Sacramento– Today, Assembly Republican Whip, Devon J. Mathis (R-Porterville), issued the following statements regarding the Assembly Public Safety Committee’s refusal to pass AB 2017, Kelsey’s Law:
“I am outraged by the misguided decision of the Assembly Public Safety Committee Chairman to oppose, and ultimately kill Kelsey’s Law,” said Mathis. “This common-sense, bipartisan bill would have given our children with intellectual disabilities a fair voice in the courtroom. Instead, the Chair has unilaterally ruled that these children should be subjected to repeated trauma and interrogation while on the witness stand. I am repulsed by this lack of humanity.”
AB 2017 would have allowed victims of child abuse with an intellectual disability (IDD) to present out-of-court statements that can be used in a criminal prosecution case without having to testify in person, as is currently granted to minors under the age of 12.
“Instead of working with me or my office, the Chair and committee staff saw fit to ensure the demise of this bill,” said Mathis. “I have always made a point to work with the committee and hear the concerns of the opposition. However, that courtesy seems to fall by the wayside for the Chair and his staff. I implore the committee to reconsider this harsh dismissal of the pleas of the IDD community to bring the perpetrators of abuse to justice.”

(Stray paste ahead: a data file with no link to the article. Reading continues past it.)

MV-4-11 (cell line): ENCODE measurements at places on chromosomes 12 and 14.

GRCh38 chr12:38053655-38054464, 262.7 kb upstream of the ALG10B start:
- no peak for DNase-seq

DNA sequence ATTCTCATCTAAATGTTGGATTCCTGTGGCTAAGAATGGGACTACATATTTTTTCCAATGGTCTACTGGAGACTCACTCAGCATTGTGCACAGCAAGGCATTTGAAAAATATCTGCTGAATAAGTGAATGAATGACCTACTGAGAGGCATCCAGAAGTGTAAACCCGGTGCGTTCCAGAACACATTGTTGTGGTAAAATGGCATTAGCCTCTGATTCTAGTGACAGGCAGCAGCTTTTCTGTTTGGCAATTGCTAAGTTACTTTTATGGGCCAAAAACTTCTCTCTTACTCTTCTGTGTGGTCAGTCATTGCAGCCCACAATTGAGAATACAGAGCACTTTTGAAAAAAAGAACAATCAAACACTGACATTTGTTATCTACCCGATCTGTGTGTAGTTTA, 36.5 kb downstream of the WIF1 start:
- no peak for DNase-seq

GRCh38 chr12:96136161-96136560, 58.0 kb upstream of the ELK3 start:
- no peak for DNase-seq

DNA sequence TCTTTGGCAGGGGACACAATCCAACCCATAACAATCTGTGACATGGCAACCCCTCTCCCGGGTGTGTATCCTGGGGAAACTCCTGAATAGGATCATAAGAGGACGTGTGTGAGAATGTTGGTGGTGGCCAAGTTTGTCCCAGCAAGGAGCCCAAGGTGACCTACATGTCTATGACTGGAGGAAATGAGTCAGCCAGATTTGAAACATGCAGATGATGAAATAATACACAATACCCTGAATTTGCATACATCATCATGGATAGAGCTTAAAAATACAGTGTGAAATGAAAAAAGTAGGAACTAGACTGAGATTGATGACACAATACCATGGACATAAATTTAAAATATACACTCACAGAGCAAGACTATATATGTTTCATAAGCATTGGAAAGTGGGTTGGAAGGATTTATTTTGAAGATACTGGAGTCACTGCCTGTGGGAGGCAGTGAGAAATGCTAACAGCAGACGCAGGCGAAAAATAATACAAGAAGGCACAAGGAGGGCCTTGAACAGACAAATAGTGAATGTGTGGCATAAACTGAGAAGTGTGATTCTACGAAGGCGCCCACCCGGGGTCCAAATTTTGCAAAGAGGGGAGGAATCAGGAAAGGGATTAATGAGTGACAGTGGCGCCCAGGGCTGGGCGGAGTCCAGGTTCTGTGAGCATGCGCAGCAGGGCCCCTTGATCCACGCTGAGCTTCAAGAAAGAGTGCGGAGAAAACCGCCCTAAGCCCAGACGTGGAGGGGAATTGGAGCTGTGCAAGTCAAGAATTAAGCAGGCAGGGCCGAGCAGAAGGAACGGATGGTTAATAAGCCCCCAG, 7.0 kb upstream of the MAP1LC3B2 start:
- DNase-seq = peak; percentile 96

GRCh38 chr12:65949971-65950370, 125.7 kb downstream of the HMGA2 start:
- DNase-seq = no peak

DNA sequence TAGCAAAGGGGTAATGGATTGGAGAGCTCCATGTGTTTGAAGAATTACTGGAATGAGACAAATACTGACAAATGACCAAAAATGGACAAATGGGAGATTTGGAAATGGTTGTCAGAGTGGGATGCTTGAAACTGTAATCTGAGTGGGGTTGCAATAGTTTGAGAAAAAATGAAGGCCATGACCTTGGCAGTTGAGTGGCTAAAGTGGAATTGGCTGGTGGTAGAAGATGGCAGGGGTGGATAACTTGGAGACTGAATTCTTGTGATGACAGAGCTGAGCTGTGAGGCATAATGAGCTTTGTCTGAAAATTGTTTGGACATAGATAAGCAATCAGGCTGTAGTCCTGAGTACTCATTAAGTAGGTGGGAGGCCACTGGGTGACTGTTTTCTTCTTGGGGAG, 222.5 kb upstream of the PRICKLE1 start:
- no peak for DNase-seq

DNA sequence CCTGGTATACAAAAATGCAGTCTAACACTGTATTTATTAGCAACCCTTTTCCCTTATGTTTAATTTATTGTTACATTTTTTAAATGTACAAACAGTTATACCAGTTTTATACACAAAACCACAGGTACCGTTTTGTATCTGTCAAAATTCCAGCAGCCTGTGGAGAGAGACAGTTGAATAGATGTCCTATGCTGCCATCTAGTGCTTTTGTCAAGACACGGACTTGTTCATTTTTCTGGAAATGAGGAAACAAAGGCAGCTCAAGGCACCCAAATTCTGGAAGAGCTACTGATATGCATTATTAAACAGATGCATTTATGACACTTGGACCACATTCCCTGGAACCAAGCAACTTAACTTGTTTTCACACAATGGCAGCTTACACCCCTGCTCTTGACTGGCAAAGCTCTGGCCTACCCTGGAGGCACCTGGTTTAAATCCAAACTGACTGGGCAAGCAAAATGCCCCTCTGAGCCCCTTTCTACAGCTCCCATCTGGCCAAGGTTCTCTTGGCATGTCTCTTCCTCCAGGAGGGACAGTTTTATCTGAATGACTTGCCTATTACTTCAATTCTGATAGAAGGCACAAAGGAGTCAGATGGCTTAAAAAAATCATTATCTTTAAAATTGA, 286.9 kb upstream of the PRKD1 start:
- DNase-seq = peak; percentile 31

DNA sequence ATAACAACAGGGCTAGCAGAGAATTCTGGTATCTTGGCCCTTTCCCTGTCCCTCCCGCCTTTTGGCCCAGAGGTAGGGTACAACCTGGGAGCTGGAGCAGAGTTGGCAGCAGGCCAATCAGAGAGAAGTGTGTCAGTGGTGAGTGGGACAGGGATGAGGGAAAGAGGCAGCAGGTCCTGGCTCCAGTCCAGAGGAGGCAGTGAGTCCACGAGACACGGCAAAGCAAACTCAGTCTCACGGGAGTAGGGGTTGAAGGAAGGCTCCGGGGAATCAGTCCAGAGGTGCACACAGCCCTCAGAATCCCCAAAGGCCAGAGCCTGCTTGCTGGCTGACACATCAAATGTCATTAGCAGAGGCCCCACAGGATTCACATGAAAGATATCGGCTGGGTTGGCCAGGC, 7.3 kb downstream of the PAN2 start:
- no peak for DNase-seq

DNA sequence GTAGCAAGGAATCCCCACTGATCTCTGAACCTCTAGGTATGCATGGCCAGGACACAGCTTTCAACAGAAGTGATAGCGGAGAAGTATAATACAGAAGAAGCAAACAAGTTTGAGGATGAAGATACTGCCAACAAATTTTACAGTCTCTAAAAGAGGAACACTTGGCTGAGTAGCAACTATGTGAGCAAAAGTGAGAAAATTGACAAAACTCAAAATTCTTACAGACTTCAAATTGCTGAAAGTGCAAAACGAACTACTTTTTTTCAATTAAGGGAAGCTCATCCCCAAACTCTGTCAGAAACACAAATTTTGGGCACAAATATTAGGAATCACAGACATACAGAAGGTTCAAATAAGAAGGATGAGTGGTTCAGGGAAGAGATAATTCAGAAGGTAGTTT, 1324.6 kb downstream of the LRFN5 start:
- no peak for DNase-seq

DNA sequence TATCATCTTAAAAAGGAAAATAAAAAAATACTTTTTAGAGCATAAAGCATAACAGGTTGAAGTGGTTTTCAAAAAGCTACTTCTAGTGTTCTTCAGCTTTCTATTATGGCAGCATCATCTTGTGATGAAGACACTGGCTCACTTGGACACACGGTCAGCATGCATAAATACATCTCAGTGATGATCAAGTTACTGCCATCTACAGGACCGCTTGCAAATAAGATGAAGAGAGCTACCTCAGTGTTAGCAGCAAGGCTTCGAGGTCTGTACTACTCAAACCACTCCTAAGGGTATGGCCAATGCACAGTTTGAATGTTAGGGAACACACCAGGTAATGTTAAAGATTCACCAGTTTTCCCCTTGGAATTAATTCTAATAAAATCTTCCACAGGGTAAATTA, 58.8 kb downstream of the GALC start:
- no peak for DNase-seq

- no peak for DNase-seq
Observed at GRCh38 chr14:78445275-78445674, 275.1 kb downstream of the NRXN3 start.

Individuals with disabilities are not only chronically underrepresented in the judicial process, but are far more likely to be victims of crime when compared to those that are non-disabled. Data released from the U.S. Department of Justice in 2021 found that the rate of violent victimization against persons with disabilities was nearly four times the rate for persons without disabilities. Furthermore, only 19% of rapes or sexual assaults against persons with disabilities were reported to police, compared to 36% of those against persons without disabilities.
“I thank my colleagues who stood with me and Assemblymember Grayson in defending our IDD community,” said Mathis. “Further, I thank the members who defied the Chair and abstained on my measure. I encourage all of my colleagues to work with me to bring about this critical resource for our children with IDD. Access to justice should never be dependent or contingent upon the ability to be understood by the criminal justice system.”